Mirrorless cameras are a desirable choice for many filmmakers thanks to their reduced size, weight and complexity. Phil Rhodes explores the latest body and lens combinations from the leading manufacturers – and how state- of-the-art technology offers filmmakers huge performance in a tiny box
WORDS. Phil Rhodes
A lmost exactly a year ago, Canon announced that the EOS 1DX Mark III would be its last camera to use a traditional optical viewfinder. Some stills purists thought that controversial, but for those of us interested in moving pictures, optical viewfinders on stills cameras had long been dead weight. Given how much mirrorless cameras offer in terms of reduced size, weight and complexity, it’s an understandable choice – but the state of play now gives us a lot more than just that. It’s no coincidence, for instance, that the best price-performance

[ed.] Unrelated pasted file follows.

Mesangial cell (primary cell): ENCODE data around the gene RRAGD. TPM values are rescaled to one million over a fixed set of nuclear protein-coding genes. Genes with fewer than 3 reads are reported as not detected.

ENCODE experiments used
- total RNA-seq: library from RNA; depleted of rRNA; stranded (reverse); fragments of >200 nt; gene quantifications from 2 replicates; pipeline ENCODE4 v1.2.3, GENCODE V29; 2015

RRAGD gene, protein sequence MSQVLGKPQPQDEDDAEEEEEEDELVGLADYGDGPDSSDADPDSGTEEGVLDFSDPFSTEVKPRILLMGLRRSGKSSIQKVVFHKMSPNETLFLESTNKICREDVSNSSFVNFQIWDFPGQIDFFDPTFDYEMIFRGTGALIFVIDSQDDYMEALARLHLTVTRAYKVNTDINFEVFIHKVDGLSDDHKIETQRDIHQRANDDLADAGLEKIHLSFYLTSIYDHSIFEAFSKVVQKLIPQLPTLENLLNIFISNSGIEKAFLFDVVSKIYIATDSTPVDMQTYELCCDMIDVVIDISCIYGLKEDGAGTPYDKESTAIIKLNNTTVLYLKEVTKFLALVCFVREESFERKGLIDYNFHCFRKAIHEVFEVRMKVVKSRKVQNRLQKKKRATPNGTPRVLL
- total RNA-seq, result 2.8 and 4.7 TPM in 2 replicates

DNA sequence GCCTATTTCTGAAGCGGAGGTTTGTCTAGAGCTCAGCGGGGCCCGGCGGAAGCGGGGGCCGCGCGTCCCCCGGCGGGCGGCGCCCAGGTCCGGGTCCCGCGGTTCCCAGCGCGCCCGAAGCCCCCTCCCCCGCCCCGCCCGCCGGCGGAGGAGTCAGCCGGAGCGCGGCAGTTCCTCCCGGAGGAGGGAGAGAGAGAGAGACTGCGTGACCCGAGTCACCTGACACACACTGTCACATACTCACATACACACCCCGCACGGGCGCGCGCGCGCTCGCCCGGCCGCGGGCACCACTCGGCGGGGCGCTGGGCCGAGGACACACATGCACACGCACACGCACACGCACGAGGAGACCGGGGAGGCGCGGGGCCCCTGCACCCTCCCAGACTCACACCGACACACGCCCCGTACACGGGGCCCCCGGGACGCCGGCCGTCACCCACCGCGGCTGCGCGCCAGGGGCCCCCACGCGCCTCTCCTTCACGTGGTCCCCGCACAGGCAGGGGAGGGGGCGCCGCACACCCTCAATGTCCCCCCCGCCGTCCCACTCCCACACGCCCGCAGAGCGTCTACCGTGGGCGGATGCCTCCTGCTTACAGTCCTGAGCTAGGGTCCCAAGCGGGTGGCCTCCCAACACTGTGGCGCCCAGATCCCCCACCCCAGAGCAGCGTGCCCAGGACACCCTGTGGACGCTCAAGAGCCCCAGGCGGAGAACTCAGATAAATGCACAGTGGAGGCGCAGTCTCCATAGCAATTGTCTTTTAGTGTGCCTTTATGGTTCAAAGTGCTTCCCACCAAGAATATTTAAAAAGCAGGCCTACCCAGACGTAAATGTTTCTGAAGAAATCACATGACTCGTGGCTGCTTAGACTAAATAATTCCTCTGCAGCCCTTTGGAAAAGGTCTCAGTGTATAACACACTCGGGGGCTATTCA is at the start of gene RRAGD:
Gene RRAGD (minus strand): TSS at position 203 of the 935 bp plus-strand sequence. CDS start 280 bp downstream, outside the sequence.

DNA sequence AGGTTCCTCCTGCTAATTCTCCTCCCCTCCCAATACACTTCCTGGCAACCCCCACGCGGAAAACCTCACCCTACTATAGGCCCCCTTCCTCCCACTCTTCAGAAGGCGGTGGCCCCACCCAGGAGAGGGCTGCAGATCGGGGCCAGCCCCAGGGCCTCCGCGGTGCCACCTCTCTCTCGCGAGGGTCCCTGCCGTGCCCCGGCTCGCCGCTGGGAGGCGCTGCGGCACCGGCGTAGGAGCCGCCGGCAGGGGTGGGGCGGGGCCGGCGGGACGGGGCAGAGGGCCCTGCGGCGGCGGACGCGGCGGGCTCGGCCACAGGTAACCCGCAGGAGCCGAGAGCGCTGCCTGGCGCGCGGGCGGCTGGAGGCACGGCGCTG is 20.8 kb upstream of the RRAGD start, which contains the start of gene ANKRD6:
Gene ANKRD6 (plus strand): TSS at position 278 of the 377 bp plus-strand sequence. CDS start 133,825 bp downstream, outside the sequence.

ratio in lenses demands short lens mounts with no room for a mirror. The short clearance grants designers lots of conveniences, which is why things like the Fujinon MK 18-55mm and 50- 135mm zooms, as well as really affordable anamorphics like those from Sirui, often rely on mirrorless mounts. At the same time, anyone interested in something old and classic will find that mirrorless designs can be treated more or less as a platform for adaptors accommodating practically any lens ever made – except, sometimes, those that were built for other mirrorless designs.
“The best price-performance ratio in lenses demands short lens mounts with no room for a mirror”
EASE OFF Mirrorless cameras can offer a small and simple solution to high- performance filming
69. MARCH 2023
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